November 2, 2016 - The United States Army Nurse Corps was formally established by the US Congress in 1901 and the Navy Nurse Corps followed in 1908. During World War I in which America participated (1917-1918) 20,000 registered female nurses were recruited for military and navy duty in 548 military hospitals. They also were a part of 47 ambulances companies that operated on the Western Front with more than 10,000 serving overseas. Another 5,400 nurses enrolled in the Army’s new School of Nursing.
In the beginning U.S. Army nurses were U.S. citizens, female, unmarried, between 25 and 35 years of age, Caucasian and graduates of training schools offering theoretical and practical nursing. As the war went on, some of these requirements were expanded. Before and during WWI, nurses were part of the Army, but were neither enlisted or commissioned personnel and they were not trained as soldiers. They were appointed by the Surgeon General with the approval of the Secretary of War. Nurses were not given military ranks at that time.
The need for an Army hospital on a separate military installation dated back to the Civil War. In 1906, $200,000 was appropriated for the construction of a new hospital and the land was designated a military reservation to be known as the “Walter Reed United States Army General Hospital. It opened on May 1, 1908 with room for 75 patients. By 1917 Walter Reed was treating thousands of World War I patients and the hospital was growing quickly. In 1918 the Army School of nursing opened at Walter Reed with its first graduating class of over 400.
Elizabeth Davis Holmes, born to Zachary Taylor Davis and Sophronia Catherine Pittman Davis in Campti, Texas on December 27th, 1879 graduated from the University of Texas School of Nursing in 1915 at the age of 36. For a number of years she did public nursing in Houston, Texas and on April 1, 1918 Elizabeth was approved to join the Army Nurse’s Corps and was assigned to Walter Reed General Hospital in Tacoma Park, D. C. The age limit and marital status for Army Nurses must have been changed due to the war as she was now 39 and married. At the time of her acceptance her parents were also living in Houston and she had four brothers serving in the Army. Information about her husband (Holmes) could not be found. Elizabeth served at Walter Reed until October 16th, 1918 when she was then transferred to Camp Logan, Texas. Camp Logan was a World War I Army training camp in the Houston area and about this time the deadly 1918 Spanish Flu had broken out at the camp with over 600 cases being reported.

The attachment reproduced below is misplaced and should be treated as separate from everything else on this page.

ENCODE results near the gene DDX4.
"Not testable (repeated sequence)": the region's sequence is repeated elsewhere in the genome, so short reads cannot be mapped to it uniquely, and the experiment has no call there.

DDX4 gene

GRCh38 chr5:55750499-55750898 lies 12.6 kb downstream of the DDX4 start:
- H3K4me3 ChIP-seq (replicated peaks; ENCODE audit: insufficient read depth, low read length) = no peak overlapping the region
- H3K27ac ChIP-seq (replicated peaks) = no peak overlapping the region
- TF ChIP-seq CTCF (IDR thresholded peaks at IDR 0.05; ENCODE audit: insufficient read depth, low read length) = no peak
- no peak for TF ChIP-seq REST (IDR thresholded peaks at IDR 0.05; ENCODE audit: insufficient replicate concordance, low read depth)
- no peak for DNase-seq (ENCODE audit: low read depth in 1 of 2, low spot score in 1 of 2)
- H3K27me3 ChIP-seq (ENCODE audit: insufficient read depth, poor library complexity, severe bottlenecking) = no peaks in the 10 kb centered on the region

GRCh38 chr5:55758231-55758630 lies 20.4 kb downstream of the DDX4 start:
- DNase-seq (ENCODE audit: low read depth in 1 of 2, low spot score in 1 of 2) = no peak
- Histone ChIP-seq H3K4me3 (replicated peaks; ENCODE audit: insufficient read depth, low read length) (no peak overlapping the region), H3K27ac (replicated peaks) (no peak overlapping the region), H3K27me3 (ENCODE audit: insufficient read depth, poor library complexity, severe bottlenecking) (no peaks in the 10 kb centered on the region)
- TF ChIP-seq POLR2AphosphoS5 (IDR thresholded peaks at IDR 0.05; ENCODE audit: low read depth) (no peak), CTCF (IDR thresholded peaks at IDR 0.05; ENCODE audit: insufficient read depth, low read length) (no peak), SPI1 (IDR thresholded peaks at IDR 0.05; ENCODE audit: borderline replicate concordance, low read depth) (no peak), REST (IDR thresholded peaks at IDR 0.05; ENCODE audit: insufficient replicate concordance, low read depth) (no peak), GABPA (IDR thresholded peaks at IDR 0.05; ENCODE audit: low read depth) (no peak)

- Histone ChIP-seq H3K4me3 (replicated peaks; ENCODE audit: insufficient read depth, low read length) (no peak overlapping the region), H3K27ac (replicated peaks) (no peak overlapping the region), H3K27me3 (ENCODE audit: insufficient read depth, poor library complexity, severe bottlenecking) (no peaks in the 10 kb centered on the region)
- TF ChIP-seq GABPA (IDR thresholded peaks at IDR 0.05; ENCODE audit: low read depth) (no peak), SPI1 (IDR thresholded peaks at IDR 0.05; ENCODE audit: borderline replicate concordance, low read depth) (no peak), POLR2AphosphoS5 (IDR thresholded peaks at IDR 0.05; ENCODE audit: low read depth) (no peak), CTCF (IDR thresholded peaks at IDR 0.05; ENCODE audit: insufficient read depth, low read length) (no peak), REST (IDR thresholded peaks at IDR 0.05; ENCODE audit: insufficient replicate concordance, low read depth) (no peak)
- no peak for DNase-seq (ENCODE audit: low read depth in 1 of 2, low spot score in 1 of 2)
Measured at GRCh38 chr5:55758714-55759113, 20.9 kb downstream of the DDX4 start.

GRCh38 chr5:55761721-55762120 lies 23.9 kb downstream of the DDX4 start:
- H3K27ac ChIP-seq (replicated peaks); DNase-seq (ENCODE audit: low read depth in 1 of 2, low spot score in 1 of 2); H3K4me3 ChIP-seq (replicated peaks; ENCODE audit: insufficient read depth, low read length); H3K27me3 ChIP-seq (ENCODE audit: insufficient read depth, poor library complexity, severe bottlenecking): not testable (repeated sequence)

On December 14th, 1918, one month after the end of World War I Elizabeth resigned from the Army Nurses Corps and probably continued her profession as a nurse in the Houston area. She married Sidney Albert Ellington (1876 – 1967) on February 22, 1926 and at some point, moved back to Shelby County, Texas. The Timpson Daily Times reported on February 22, 1936 that Elizabeth became the first female member of the Norman G. Crocker American Legion Post. The article also noted that she was the sister of Judge T. O. Davis and the Honorable W. I. Davis of Center.
US Army Nurse Elizabeth Holmes passed on October 5th, 1956 and is buried in Oaklawn Memorial Park. If you can add to her story with information or a photo, please contact me at 598-2976 or email email@example.com.
(Sources: Wikipedia, US Army Nurse Corps, 10/2016; ANCA.org, 10/2016; walterreedlra.com, 10/2016; form 84n-2 A.G.O. 3/17/1921; Wikipedia, Camp Logan, 10/2016; Houston Post, 4/2/1918; Houston Post, 4/8/1918; Laredo Weekly Times, 3/24/1918; Timpson Daily Times, 2/22/1936; Ancestry.com, 10/2016)